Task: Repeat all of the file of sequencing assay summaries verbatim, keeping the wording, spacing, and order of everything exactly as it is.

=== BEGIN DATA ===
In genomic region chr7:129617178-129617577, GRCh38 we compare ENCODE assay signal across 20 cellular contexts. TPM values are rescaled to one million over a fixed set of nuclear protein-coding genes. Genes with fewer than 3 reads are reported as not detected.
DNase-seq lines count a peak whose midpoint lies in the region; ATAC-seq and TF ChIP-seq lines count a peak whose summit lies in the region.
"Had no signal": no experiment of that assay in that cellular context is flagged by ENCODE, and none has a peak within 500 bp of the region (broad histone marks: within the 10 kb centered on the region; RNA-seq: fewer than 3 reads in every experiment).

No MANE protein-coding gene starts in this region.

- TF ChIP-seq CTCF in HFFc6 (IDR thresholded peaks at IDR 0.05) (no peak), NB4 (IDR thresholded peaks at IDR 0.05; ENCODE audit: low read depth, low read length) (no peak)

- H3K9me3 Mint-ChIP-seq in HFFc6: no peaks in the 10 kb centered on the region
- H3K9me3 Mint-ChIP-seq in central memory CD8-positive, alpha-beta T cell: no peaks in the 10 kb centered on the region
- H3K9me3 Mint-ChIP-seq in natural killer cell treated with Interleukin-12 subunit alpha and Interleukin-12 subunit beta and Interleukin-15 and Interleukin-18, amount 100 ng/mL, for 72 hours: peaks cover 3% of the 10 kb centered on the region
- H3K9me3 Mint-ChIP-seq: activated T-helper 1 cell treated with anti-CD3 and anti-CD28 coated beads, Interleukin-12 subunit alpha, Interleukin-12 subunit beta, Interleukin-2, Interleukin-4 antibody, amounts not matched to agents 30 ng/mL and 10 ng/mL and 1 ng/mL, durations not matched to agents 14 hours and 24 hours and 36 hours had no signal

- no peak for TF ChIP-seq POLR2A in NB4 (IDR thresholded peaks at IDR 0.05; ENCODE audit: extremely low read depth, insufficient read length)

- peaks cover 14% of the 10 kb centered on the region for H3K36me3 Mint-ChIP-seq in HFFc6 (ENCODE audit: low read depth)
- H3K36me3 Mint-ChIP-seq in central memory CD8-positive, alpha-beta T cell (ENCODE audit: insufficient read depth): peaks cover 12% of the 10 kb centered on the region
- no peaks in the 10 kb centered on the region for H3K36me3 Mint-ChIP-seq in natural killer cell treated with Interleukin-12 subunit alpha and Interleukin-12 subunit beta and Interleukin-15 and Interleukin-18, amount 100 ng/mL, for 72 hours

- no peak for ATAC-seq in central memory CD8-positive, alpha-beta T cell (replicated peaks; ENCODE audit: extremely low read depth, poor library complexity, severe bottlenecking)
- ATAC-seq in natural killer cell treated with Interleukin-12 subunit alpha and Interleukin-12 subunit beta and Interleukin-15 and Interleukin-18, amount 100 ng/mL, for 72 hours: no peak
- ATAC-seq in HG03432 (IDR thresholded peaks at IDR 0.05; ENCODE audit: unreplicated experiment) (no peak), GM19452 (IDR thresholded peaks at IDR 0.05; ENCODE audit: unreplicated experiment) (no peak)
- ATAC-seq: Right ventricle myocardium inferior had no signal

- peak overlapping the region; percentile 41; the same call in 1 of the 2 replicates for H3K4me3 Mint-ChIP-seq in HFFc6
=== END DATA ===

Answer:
In genomic region chr7:129617178-129617577, GRCh38 we compare ENCODE assay signal across 20 cellular contexts. TPM values are rescaled to one million over a fixed set of nuclear protein-coding genes. Genes with fewer than 3 reads are reported as not detected.
DNase-seq lines count a peak whose midpoint lies in the region; ATAC-seq and TF ChIP-seq lines count a peak whose summit lies in the region.
"Had no signal": no experiment of that assay in that cellular context is flagged by ENCODE, and none has a peak within 500 bp of the region (broad histone marks: within the 10 kb centered on the region; RNA-seq: fewer than 3 reads in every experiment).

No MANE protein-coding gene starts in this region.

- TF ChIP-seq CTCF in HFFc6 (IDR thresholded peaks at IDR 0.05) (no peak), NB4 (IDR thresholded peaks at IDR 0.05; ENCODE audit: low read depth, low read length) (no peak)

- H3K9me3 Mint-ChIP-seq in HFFc6: no peaks in the 10 kb centered on the region
- H3K9me3 Mint-ChIP-seq in central memory CD8-positive, alpha-beta T cell: no peaks in the 10 kb centered on the region
- H3K9me3 Mint-ChIP-seq in natural killer cell treated with Interleukin-12 subunit alpha and Interleukin-12 subunit beta and Interleukin-15 and Interleukin-18, amount 100 ng/mL, for 72 hours: peaks cover 3% of the 10 kb centered on the region
- H3K9me3 Mint-ChIP-seq: activated T-helper 1 cell treated with anti-CD3 and anti-CD28 coated beads, Interleukin-12 subunit alpha, Interleukin-12 subunit beta, Interleukin-2, Interleukin-4 antibody, amounts not matched to agents 30 ng/mL and 10 ng/mL and 1 ng/mL, durations not matched to agents 14 hours and 24 hours and 36 hours had no signal

- no peak for TF ChIP-seq POLR2A in NB4 (IDR thresholded peaks at IDR 0.05; ENCODE audit: extremely low read depth, insufficient read length)

- peaks cover 14% of the 10 kb centered on the region for H3K36me3 Mint-ChIP-seq in HFFc6 (ENCODE audit: low read depth)
- H3K36me3 Mint-ChIP-seq in central memory CD8-positive, alpha-beta T cell (ENCODE audit: insufficient read depth): peaks cover 12% of the 10 kb centered on the region
- no peaks in the 10 kb centered on the region for H3K36me3 Mint-ChIP-seq in natural killer cell treated with Interleukin-12 subunit alpha and Interleukin-12 subunit beta and Interleukin-15 and Interleukin-18, amount 100 ng/mL, for 72 hours

- no peak for ATAC-seq in central memory CD8-positive, alpha-beta T cell (replicated peaks; ENCODE audit: extremely low read depth, poor library complexity, severe bottlenecking)
- ATAC-seq in natural killer cell treated with Interleukin-12 subunit alpha and Interleukin-12 subunit beta and Interleukin-15 and Interleukin-18, amount 100 ng/mL, for 72 hours: no peak
- ATAC-seq in HG03432 (IDR thresholded peaks at IDR 0.05; ENCODE audit: unreplicated experiment) (no peak), GM19452 (IDR thresholded peaks at IDR 0.05; ENCODE audit: unreplicated experiment) (no peak)
- ATAC-seq: Right ventricle myocardium inferior had no signal

- peak overlapping the region; percentile 41; the same call in 1 of the 2 replicates for H3K4me3 Mint-ChIP-seq in HFFc6